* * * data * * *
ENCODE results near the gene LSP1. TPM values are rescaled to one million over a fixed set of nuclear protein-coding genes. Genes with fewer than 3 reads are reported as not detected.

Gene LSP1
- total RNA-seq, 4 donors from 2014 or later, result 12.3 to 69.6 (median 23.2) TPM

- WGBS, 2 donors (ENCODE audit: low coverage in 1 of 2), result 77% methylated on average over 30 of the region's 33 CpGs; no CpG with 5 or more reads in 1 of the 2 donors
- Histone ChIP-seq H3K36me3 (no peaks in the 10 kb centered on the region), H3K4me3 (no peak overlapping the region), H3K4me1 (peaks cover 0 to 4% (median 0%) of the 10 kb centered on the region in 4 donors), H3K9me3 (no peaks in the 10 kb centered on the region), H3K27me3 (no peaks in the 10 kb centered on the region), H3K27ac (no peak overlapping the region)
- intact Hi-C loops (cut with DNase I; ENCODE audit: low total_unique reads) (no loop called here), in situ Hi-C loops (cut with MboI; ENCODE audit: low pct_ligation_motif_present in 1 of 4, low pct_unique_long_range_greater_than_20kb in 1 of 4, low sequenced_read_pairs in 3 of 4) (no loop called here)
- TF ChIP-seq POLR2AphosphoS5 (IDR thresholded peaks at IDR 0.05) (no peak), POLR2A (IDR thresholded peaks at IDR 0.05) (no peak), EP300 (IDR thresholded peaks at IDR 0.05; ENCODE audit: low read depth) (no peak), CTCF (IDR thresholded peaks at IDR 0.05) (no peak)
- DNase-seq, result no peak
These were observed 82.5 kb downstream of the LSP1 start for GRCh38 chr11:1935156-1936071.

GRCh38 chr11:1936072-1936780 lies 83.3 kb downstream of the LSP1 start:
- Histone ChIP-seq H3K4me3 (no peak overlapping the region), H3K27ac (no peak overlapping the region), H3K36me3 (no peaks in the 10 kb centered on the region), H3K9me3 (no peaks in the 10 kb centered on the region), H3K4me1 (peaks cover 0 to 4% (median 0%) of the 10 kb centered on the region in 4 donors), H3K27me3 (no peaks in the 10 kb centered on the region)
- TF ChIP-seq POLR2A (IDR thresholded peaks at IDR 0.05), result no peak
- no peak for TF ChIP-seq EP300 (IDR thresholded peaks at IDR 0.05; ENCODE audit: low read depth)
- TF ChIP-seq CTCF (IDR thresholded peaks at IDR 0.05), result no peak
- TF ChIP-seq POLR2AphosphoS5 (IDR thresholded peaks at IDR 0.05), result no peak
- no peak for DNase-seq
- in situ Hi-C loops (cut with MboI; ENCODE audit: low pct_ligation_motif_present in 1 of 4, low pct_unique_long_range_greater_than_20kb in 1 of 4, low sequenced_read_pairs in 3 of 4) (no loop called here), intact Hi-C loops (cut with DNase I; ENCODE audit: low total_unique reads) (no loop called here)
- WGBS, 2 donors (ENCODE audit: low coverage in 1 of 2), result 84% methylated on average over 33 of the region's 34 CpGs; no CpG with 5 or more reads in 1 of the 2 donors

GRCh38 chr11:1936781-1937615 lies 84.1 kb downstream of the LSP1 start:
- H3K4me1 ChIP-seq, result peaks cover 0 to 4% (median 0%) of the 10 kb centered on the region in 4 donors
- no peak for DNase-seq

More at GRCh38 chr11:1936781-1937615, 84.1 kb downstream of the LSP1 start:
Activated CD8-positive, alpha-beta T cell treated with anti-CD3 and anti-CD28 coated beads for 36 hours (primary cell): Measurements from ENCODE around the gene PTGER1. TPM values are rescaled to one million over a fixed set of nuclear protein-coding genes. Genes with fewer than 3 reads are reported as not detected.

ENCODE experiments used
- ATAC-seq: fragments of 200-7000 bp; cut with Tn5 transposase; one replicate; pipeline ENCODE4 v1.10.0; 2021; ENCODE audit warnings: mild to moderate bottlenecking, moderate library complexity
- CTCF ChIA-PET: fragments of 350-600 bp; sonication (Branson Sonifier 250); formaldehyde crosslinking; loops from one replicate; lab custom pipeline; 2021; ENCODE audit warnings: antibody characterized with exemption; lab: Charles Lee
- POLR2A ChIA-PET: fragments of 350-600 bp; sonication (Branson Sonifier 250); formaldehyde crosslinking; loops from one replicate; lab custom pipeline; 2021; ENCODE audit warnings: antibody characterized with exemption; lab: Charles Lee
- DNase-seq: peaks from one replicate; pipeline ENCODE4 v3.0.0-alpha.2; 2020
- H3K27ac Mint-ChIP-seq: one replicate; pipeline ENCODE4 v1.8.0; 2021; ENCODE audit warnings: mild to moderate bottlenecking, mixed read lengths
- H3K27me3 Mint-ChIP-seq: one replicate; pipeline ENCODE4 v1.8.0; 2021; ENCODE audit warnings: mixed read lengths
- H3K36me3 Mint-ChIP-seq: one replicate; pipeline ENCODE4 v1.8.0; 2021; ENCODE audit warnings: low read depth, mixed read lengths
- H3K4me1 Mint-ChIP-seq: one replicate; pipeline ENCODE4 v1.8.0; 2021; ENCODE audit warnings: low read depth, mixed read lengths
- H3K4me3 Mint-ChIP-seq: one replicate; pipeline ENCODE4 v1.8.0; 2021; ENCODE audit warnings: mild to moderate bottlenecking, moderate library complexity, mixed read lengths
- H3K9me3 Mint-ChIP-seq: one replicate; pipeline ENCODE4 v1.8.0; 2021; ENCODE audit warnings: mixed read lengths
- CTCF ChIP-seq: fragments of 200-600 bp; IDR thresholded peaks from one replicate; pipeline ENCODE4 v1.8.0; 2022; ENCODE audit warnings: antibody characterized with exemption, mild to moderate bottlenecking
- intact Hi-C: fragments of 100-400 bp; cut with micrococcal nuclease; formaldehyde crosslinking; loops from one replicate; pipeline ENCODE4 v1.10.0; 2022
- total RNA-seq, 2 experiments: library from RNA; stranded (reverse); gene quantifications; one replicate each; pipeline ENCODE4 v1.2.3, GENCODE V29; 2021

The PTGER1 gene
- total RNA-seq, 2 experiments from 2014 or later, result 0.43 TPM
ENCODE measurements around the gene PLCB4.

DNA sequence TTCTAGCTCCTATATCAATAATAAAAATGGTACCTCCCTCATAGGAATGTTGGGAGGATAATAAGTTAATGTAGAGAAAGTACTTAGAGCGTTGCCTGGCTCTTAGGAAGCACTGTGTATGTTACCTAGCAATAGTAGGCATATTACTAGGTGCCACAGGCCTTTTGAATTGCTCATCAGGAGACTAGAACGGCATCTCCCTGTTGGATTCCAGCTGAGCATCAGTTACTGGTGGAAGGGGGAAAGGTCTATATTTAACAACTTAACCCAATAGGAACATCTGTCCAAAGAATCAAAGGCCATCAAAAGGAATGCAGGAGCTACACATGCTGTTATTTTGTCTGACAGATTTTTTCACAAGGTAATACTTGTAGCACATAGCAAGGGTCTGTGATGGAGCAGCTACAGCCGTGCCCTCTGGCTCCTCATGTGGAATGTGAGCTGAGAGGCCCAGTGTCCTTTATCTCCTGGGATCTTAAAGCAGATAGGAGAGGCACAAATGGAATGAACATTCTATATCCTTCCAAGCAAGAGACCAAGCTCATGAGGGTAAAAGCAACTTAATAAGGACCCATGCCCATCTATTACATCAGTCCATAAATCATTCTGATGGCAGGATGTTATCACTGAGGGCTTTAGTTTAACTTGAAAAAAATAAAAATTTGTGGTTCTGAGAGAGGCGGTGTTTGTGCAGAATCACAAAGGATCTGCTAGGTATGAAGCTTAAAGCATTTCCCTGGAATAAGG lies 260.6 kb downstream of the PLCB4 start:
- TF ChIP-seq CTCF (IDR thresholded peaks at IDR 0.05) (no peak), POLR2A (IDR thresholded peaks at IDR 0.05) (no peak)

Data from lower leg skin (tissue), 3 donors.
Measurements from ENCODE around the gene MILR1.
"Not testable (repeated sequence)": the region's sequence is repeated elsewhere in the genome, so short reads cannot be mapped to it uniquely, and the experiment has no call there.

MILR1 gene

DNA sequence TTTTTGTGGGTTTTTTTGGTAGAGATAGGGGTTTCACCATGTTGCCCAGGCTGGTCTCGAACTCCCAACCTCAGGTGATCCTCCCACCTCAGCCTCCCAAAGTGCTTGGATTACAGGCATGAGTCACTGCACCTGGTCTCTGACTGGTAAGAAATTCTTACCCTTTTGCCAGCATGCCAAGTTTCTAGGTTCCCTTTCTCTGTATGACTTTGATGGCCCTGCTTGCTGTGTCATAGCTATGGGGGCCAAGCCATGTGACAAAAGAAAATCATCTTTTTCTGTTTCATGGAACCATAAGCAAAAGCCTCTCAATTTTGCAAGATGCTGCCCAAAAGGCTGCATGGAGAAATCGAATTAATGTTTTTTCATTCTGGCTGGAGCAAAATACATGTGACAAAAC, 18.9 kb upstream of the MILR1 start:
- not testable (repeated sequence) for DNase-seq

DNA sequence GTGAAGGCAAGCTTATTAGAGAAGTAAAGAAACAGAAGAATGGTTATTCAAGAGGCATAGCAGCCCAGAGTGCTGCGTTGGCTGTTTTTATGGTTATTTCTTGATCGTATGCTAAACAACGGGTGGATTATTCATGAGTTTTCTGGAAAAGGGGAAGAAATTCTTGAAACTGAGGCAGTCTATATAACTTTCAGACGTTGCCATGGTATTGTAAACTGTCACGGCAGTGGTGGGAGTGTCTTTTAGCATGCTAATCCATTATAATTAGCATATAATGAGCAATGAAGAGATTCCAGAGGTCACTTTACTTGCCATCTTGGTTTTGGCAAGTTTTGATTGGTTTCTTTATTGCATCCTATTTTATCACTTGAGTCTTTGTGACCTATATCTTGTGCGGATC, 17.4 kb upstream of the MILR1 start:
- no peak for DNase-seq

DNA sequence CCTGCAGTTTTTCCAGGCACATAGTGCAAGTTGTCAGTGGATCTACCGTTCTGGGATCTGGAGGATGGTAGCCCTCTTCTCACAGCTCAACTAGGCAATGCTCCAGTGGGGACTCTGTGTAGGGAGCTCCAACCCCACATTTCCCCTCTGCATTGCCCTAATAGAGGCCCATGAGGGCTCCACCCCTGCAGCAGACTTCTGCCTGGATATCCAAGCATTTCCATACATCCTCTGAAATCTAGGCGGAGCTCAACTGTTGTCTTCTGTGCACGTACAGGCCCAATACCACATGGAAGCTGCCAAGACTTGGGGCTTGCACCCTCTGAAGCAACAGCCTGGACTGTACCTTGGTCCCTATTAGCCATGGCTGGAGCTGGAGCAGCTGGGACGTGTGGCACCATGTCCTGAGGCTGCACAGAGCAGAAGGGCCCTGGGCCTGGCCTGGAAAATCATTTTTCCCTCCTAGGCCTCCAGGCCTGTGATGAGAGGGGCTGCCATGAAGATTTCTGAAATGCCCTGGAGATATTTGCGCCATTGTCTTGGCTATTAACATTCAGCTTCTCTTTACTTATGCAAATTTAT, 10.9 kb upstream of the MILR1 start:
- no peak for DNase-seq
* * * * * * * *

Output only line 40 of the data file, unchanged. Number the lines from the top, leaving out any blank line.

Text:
ENCODE measurements around the gene PLCB4.